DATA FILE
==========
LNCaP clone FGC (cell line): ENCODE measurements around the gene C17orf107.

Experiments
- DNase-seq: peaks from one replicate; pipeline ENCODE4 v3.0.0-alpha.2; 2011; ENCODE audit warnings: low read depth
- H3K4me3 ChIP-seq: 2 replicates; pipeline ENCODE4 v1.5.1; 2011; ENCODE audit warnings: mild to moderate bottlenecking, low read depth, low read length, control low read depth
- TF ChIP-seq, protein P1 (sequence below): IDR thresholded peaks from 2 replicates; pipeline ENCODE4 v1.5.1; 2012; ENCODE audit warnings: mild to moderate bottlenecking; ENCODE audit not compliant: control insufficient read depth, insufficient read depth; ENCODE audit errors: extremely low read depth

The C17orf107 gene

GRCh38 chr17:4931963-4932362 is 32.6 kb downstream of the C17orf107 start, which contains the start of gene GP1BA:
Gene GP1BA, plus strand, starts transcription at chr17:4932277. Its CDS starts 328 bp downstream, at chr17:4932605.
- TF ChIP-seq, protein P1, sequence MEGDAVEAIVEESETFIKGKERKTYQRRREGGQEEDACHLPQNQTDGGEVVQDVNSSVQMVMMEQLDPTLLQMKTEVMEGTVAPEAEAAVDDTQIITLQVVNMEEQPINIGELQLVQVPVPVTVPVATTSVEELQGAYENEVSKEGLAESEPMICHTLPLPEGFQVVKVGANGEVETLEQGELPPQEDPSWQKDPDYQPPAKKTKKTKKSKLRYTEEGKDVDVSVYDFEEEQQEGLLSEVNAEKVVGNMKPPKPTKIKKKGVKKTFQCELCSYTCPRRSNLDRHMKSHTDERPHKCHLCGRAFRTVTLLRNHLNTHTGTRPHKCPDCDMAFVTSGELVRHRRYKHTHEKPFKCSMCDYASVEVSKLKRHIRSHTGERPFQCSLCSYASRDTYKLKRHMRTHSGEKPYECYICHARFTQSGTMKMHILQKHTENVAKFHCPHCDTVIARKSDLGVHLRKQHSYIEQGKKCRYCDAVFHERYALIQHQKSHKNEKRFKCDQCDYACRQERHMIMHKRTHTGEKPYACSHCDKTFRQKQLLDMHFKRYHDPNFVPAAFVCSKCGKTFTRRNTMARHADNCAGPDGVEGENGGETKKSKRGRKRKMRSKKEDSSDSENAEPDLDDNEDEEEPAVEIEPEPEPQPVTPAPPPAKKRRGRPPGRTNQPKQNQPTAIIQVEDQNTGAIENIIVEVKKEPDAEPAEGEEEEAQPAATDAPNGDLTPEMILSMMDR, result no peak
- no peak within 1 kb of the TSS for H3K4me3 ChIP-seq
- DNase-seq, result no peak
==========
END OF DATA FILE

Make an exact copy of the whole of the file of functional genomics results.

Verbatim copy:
LNCaP clone FGC (cell line): ENCODE measurements around the gene C17orf107.

Experiments
- DNase-seq: peaks from one replicate; pipeline ENCODE4 v3.0.0-alpha.2; 2011; ENCODE audit warnings: low read depth
- H3K4me3 ChIP-seq: 2 replicates; pipeline ENCODE4 v1.5.1; 2011; ENCODE audit warnings: mild to moderate bottlenecking, low read depth, low read length, control low read depth
- TF ChIP-seq, protein P1 (sequence below): IDR thresholded peaks from 2 replicates; pipeline ENCODE4 v1.5.1; 2012; ENCODE audit warnings: mild to moderate bottlenecking; ENCODE audit not compliant: control insufficient read depth, insufficient read depth; ENCODE audit errors: extremely low read depth

The C17orf107 gene

GRCh38 chr17:4931963-4932362 is 32.6 kb downstream of the C17orf107 start, which contains the start of gene GP1BA:
Gene GP1BA, plus strand, starts transcription at chr17:4932277. Its CDS starts 328 bp downstream, at chr17:4932605.
- TF ChIP-seq, protein P1, sequence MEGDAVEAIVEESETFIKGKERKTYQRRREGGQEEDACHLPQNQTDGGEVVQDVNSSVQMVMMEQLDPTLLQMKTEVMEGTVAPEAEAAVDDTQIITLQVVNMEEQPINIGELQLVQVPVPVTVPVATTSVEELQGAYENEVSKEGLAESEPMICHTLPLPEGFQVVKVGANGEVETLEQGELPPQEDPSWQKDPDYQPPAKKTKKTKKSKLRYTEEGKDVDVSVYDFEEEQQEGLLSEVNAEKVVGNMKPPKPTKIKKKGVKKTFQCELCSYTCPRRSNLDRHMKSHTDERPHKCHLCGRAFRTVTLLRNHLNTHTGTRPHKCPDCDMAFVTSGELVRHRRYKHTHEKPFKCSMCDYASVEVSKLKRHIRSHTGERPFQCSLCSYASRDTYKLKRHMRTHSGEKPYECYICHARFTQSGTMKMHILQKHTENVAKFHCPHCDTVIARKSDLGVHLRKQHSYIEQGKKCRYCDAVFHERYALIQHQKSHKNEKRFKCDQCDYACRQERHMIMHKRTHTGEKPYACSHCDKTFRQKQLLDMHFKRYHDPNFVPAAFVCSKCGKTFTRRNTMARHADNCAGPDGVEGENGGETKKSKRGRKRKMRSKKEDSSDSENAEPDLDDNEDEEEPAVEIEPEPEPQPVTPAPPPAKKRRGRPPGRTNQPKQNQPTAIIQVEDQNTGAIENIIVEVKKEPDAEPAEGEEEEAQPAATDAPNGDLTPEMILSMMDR, result no peak
- no peak within 1 kb of the TSS for H3K4me3 ChIP-seq
- DNase-seq, result no peak